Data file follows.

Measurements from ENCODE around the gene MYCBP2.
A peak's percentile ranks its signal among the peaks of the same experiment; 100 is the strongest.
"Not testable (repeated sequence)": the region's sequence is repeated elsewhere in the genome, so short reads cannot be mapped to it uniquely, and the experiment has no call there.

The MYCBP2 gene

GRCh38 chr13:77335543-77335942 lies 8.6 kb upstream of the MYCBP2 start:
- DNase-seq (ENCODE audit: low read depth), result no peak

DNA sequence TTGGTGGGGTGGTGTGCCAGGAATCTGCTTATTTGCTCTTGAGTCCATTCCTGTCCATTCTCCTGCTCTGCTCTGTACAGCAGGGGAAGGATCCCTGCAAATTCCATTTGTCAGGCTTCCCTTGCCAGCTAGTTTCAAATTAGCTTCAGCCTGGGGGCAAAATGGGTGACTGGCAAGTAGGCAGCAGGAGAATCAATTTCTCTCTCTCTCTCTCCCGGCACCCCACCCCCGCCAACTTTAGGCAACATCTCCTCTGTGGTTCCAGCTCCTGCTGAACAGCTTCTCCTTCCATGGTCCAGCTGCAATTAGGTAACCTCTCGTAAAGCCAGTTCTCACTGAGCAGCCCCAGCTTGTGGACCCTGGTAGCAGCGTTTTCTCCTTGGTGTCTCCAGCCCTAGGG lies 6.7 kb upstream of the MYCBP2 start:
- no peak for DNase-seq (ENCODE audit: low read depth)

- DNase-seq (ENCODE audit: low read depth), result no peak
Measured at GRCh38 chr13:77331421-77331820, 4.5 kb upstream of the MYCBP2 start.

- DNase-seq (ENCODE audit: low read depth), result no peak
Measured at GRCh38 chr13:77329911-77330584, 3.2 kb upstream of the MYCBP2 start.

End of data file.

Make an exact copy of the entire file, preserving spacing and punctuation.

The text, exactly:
Measurements from ENCODE around the gene MYCBP2.
A peak's percentile ranks its signal among the peaks of the same experiment; 100 is the strongest.
"Not testable (repeated sequence)": the region's sequence is repeated elsewhere in the genome, so short reads cannot be mapped to it uniquely, and the experiment has no call there.

The MYCBP2 gene

GRCh38 chr13:77335543-77335942 lies 8.6 kb upstream of the MYCBP2 start:
- DNase-seq (ENCODE audit: low read depth), result no peak

DNA sequence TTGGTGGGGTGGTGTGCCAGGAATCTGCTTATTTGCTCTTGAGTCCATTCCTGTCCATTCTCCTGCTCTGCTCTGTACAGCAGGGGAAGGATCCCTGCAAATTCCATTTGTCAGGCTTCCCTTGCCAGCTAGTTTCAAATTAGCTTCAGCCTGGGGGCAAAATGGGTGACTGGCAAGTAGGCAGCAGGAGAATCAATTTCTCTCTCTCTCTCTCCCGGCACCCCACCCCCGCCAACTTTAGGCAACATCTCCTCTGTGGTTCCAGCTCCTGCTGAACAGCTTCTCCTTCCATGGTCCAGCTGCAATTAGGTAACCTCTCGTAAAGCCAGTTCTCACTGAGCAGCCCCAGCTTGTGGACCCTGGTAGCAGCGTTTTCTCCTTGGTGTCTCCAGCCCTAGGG lies 6.7 kb upstream of the MYCBP2 start:
- no peak for DNase-seq (ENCODE audit: low read depth)

- DNase-seq (ENCODE audit: low read depth), result no peak
Measured at GRCh38 chr13:77331421-77331820, 4.5 kb upstream of the MYCBP2 start.

- DNase-seq (ENCODE audit: low read depth), result no peak
Measured at GRCh38 chr13:77329911-77330584, 3.2 kb upstream of the MYCBP2 start.